Most of the precedents cited contain discussions on how the institution of marriage involves issues of basic importance. Many decisions, including Obergefell v. Hodges (hereafter, “Obergefell”)[2] , recall tradition, to underline that marriage is of utmost significance, and that it underlines the importance of commitment of two individuals towards each other and that it is a foundational relationship of society.

Traditions of marriage per se may not support the basis of recognition of marital relationship between non-heterosexual couples. Many decisions by the US courts, have underlined the rationale for declaring the right to marry a fundamental right as being essential to the orderly pursuit of Happiness (as it appears in their Declaration of Independence) by free persons. This strand of reasoning is apparent from Loving[3] to Obergefell (supra).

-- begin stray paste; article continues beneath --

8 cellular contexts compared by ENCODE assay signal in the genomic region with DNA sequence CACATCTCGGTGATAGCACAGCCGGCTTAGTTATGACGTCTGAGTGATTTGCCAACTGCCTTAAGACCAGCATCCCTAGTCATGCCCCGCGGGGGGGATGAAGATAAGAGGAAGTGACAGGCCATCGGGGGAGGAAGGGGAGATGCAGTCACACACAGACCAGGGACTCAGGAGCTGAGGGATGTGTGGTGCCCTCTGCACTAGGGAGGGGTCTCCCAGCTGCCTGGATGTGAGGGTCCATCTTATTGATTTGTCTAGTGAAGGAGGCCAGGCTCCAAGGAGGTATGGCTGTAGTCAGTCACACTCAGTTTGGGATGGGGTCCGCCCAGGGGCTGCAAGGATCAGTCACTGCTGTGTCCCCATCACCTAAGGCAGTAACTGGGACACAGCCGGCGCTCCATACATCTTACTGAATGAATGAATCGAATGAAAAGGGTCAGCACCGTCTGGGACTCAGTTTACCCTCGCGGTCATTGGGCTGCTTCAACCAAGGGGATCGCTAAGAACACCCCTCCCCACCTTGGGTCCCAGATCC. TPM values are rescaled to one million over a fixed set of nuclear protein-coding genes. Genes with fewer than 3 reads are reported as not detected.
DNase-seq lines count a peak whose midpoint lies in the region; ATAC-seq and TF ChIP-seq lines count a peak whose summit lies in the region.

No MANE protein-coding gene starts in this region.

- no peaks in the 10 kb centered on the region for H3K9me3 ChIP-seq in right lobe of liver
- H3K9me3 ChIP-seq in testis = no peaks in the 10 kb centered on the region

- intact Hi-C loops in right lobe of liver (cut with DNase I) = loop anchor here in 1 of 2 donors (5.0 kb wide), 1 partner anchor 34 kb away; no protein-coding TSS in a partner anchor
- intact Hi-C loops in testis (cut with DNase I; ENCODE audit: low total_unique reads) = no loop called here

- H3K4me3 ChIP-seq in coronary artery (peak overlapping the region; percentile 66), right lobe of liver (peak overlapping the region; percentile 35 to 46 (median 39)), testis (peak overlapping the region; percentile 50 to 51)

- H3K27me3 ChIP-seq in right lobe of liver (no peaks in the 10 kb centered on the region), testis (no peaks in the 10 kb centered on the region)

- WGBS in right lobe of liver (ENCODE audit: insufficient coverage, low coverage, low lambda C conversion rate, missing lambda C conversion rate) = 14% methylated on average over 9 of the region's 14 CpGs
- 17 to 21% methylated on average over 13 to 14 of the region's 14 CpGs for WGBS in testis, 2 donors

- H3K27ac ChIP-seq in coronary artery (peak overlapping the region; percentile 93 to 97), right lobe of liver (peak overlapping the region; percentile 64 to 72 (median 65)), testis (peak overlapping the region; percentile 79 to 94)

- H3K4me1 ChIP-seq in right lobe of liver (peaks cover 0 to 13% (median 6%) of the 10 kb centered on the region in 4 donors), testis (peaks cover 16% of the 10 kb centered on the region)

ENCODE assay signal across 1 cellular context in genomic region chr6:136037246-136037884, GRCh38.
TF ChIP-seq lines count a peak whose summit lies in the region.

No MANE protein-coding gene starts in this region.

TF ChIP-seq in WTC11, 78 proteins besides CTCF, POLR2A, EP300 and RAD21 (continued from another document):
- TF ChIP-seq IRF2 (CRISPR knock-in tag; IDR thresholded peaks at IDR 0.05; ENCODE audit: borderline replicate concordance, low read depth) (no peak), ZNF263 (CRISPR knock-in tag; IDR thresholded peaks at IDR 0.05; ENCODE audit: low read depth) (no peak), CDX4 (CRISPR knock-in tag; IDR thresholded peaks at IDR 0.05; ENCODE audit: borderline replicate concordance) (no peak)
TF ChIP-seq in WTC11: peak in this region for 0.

This with respect is not sound – at least as applied to state licensing of marriage (as in the US), which is what civil marriage is. The fundamental importance of marriage remains that it is based on personal preference and confers social status. Importance of something to an individual does not per se justify considering it a fundamental right, even if that preference enjoys popular acceptance or support.

Some may consider education to be fundamentally important in that they consider nothing less than a postgraduate degree is fundamental; there may be a large section of the people, who consider that access to internet is a fundamental right, and yet others, who may wish that access to essential medication is a fundamental right.